~ the historical trajectory of true crime;
~ street ballads, broadsides, penny dreadfuls, the Newgate Chronicles;
~ true crime and music;
~ new journalism and the non-fiction novel;
~ how accounts of crimes, past and present, reveal societal mores and attitudes;
~ balanced reporting vs. sensationalism – true crime and the news media;
~ the poetics of true crime;
~ Reddit subs, Facebook groups and amateur sleuthing;
~ focalising true crime, from inside the mind of the murderer to victim-centred perspectives;
~ the science of true crime – DNA profiling, fibre analysis, forensic topology, etc.;
~ audience participation in true crime narratives;
~ the impact of multi-media on true crime;
~ the valorisation of the serial killer;
~ cold cases;
~ Fandom – ‘murder clubs’, reading groups, online forums;
~ the future of true crime.
What To Send
The aim of this inclusive interdisciplinary conference and collaborative networking event is to bring people together and encourage creative conversations in the context of a variety of formats: papers, seminars, workshops, storytelling, performances, poster presentations, problem-solving sessions, case studies, panels, q&a’s, round-tables etc. Creative responses to the subject, such as poetry/prose, short film screenings/original drama, installations and alternative presentation styles that engage the audience and foster debate are particularly encouraged. Please feel free to put forward proposals that you think will get the message across, in whatever form.
At the end of the conference we will be exploring ways in which we can develop the discussions and dialogues in new and sustainable inclusive interdisciplinary directions, including research, workshops, publications, public interest days, associations, developing courses etc which will help us make sense of the topics discussed during the meeting. There is an intention, subject to the discussions which emerge during the course of the meeting, to form a selective innovative interdisciplinary publication to engender further research and collaboration.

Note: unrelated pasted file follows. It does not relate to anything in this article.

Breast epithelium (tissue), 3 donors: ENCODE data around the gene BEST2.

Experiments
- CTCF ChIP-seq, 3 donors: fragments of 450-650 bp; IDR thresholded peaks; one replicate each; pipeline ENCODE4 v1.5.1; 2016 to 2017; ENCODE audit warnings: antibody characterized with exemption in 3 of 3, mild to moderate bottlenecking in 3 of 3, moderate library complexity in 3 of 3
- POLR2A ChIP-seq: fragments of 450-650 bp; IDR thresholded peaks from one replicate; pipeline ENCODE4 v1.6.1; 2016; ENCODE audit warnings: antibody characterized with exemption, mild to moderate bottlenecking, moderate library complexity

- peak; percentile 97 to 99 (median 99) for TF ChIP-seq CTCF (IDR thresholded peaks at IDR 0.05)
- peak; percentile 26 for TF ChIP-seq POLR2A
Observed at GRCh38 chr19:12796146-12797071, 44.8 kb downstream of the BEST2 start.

300 word proposals, presentations, abstracts and other forms of contribution and participation should be submitted by Friday 25 September 2020. Other forms of participation should be discussed in advance with the Organising Chairs.
All submissions will be at least double reviewed, under anonymous (blind) conditions, by a global panel drawn from members of the Project Team, The Development Team and the Advisory Board. In practice our procedures usually entail that by the time a proposal is accepted, it will have been triple and quadruple reviewed.
You will be notified of the panel’s decision by Friday 9th October 2020.
If your submission is accepted for the conference, a full draft of your contribution should be submitted by Friday 12th February 2021.
Abstracts and proposals may be in Word, RTF or Notepad formats with the following information and in this order:
a) author(s), b) affiliation as you would like it to appear in the programme, c) email address, d) title of proposal, e) type of proposal e.g. paper presentation, workshop, panel, film, performance, etc, f) body of proposal, g) up to 10 keywords.
E-mails should be entitled: True Crime Submission
Where To Send
Abstracts should be submitted simultaneously to the Organising Chairs and the Project Administrator:
What's so Special About a Progressive Connexions Event?
A fresh, friendly, dynamic format: at Progressive Connexions we are dedicated to breaking away from the stuffy, old-fashioned conference formats, where endless presentations are read aloud off PowerPoints. We work to bring you an interactive format, where exchange of experience and information is alternated with captivating workshops, engaging debates and round tables, time set aside for getting to know each other and for discussing common future projects and initiatives, all in a warm, relaxed, egalitarian atmosphere.
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Progressive Connexions believes it is a mark of personal courtesy and professional respect to your colleagues that all delegates should attend for the full duration of the meeting. If you are unable to make this commitment, please do not submit an abstract or proposal for presentation.
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For further details and information please visit the conference web page: https://www.progressiveconnexions.net/interdisciplinary-projects/evil/tr...
Sponsored by: Progressive Connexions